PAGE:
In the early 1970s, Harry Noller pursued a “crackpot idea.” In time, he was proven right.
Noller, the Sinsheimer Professor of Molecular Biology at UC Santa Cruz, believed RNA (DNA’s less famous molecular cousin) performs crucial protein-building actions in all cells. He has devoted his career to studying the ribosome, a molecular machine essential to all life. Made of long chains of RNA and proteins, ribosomes translate genetic code into proteins. Noller focused on ribosomal RNA as the key component for carrying out protein synthesis, and he recalls one outraged scientist becoming red in the face at the very notion of RNA playing an important functional role.
“It was a completely heterodox view when we first proposed it, but it is now the accepted paradigm,” said Noller, who directs the Center for Molecular Biology of RNA at UCSC. Studies carried out in his lab determined the crystal structure of the ribosome (the largest 3-dimensional molecular structure ever described) and confirmed that RNA components are central to its function.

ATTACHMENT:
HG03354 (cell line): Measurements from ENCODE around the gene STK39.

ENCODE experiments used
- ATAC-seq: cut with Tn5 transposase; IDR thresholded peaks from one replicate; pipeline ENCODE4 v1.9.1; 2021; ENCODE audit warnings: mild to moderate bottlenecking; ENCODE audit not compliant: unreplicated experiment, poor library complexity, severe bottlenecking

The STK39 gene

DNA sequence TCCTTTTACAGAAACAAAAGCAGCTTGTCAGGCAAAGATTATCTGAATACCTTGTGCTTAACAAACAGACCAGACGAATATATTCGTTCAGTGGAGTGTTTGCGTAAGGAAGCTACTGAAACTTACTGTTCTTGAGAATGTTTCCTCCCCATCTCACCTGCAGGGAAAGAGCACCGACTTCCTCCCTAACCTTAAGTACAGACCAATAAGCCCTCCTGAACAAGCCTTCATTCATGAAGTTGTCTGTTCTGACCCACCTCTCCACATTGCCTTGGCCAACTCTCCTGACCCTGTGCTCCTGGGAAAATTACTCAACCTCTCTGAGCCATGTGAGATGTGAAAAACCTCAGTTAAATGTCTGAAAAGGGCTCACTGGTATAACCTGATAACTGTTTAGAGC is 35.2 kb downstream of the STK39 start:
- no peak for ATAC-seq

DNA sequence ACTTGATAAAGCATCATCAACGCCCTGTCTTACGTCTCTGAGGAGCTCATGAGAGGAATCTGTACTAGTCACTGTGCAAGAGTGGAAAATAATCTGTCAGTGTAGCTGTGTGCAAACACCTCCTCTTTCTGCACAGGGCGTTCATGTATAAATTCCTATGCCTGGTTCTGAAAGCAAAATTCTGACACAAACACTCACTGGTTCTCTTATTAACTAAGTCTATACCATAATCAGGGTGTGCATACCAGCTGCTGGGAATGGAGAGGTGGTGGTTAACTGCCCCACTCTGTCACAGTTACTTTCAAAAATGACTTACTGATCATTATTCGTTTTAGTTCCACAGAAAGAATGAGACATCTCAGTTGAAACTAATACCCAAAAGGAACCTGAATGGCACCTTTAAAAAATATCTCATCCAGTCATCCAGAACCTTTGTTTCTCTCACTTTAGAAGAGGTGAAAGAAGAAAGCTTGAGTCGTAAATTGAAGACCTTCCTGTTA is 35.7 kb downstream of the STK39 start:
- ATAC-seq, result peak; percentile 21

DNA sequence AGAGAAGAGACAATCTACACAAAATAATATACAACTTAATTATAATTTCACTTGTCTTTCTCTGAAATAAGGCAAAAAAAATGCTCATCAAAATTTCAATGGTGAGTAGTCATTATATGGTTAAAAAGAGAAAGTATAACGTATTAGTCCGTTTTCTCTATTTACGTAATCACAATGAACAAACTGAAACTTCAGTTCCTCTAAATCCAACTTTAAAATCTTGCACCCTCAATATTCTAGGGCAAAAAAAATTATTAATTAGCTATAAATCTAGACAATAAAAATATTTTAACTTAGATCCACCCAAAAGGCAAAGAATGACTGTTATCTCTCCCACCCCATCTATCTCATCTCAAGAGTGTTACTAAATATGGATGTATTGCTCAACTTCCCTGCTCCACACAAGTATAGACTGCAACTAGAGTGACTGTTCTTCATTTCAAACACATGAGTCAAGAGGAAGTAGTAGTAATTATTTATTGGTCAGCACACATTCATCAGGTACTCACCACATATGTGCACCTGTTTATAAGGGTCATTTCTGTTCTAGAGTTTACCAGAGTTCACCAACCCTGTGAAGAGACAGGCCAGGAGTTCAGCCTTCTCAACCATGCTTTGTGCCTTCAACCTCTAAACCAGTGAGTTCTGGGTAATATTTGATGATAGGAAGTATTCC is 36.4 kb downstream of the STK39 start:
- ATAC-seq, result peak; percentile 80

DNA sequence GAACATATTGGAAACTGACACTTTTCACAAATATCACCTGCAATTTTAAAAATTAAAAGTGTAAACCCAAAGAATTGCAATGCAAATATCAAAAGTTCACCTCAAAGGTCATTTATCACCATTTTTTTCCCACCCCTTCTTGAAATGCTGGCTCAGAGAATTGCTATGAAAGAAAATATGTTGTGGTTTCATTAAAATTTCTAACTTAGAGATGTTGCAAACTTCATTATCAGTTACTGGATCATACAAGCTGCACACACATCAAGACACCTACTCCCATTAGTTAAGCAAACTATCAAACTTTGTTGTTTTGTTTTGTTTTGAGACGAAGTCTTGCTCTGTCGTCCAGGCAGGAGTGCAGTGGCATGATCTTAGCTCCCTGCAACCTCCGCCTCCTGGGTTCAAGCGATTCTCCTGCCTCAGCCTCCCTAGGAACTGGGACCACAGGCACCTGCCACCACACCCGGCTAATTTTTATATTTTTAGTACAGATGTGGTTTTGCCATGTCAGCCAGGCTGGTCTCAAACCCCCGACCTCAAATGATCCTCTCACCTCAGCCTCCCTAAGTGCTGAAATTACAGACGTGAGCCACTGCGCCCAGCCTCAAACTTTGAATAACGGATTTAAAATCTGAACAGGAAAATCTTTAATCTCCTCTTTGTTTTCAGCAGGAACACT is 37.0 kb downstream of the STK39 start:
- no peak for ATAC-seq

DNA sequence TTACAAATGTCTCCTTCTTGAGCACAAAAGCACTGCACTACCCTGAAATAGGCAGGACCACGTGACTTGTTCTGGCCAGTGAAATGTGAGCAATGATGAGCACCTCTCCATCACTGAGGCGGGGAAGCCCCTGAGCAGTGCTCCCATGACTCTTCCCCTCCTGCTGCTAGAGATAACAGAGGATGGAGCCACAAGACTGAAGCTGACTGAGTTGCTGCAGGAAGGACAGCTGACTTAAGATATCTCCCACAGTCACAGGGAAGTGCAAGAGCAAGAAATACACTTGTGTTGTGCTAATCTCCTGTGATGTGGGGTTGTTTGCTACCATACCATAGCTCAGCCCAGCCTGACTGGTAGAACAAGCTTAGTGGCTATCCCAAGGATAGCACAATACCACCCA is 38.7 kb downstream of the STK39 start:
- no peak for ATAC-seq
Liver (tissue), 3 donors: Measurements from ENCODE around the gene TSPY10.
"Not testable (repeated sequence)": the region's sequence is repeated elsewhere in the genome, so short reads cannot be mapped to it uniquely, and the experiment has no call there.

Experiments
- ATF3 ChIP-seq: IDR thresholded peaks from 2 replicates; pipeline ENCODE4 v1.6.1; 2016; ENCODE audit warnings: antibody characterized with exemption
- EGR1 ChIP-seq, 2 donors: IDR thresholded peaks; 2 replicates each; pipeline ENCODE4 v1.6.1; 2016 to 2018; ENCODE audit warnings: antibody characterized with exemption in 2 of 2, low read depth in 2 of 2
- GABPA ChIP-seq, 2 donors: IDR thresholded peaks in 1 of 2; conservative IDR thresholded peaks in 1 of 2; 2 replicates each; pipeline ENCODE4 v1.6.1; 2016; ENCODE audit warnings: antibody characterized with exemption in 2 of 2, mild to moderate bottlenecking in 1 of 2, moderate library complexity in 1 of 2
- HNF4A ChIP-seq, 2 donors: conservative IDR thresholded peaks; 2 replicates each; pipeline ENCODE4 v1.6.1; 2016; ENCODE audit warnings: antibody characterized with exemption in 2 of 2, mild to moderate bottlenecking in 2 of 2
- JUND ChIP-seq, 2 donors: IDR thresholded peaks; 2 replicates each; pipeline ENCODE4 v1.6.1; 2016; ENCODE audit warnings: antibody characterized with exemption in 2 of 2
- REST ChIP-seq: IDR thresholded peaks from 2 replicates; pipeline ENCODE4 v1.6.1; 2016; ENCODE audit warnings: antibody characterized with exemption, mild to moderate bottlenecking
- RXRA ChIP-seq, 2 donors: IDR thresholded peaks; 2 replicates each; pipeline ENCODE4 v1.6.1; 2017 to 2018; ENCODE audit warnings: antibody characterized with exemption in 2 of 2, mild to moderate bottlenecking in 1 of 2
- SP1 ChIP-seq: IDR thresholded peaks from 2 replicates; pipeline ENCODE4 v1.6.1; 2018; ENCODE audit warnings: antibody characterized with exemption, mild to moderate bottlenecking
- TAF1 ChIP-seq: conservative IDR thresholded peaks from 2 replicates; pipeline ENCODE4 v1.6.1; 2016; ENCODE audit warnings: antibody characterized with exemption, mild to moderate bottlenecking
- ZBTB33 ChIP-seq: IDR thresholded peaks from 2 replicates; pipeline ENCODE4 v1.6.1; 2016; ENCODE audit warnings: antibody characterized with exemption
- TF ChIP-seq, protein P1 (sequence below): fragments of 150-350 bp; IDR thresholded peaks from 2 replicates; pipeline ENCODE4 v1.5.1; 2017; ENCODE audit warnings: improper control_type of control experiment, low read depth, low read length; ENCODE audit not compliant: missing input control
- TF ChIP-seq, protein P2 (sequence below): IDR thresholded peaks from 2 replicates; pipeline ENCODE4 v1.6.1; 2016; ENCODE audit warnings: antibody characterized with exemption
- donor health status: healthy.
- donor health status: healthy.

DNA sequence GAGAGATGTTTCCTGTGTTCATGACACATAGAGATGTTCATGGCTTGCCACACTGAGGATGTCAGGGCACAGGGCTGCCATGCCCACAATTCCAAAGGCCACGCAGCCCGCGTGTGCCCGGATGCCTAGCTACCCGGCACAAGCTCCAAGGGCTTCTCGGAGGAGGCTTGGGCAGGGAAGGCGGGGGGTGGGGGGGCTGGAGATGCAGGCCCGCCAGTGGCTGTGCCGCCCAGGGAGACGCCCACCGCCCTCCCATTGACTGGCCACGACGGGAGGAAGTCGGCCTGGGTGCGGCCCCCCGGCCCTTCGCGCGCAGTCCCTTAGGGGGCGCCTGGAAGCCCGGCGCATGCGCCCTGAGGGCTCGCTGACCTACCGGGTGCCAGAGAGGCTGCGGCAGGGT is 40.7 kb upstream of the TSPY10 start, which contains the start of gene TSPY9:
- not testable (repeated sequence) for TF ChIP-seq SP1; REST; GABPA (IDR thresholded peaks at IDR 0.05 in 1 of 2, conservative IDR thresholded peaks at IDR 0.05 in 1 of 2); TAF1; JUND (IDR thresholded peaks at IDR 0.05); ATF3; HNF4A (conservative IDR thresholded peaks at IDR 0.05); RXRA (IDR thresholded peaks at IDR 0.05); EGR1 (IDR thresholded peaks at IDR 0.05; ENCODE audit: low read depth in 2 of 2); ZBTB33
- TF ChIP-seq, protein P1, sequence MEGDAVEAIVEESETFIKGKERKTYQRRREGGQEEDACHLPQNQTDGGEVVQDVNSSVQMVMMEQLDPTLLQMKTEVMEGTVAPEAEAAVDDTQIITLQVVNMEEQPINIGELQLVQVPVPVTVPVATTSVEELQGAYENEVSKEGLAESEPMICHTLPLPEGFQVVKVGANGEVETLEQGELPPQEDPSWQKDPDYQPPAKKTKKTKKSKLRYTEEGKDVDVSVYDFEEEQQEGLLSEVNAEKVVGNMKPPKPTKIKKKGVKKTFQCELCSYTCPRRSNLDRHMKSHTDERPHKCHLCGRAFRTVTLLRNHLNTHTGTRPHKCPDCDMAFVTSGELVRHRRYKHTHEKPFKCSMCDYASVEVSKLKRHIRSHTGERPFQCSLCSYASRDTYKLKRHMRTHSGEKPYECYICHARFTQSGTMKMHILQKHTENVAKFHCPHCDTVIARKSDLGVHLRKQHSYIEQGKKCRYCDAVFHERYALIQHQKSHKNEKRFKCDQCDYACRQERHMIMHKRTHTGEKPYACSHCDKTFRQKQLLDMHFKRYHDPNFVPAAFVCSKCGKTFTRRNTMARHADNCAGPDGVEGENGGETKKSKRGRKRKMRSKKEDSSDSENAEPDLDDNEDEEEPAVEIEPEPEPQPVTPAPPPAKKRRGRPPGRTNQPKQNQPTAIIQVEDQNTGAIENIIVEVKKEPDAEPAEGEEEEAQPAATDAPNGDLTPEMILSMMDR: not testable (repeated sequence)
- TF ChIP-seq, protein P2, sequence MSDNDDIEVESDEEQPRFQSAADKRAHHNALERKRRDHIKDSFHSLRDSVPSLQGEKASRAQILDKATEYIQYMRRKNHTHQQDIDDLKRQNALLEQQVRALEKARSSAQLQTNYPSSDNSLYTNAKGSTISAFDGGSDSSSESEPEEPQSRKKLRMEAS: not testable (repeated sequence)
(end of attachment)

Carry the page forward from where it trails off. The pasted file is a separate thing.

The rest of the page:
There are important practical reasons for studying the ribosome. Many of the most effective antibiotics work by targeting bacterial ribosomes, and findings by Noller and others have led to the development of novel antibiotics. Understanding the functional role of ribosomal RNA also provided a basis for ideas about the central role of RNA in the origin of life on Earth (the “RNA World” hypothesis).
Noller, who came to UC Santa Cruz in 1968, said the atmosphere on campus was liberating. “There were not a lot of ‘experts’ around to discourage you from going in unusual directions,” he wrote in an entertaining essay on his career published in the Journal of Biological Chemistry in 2013.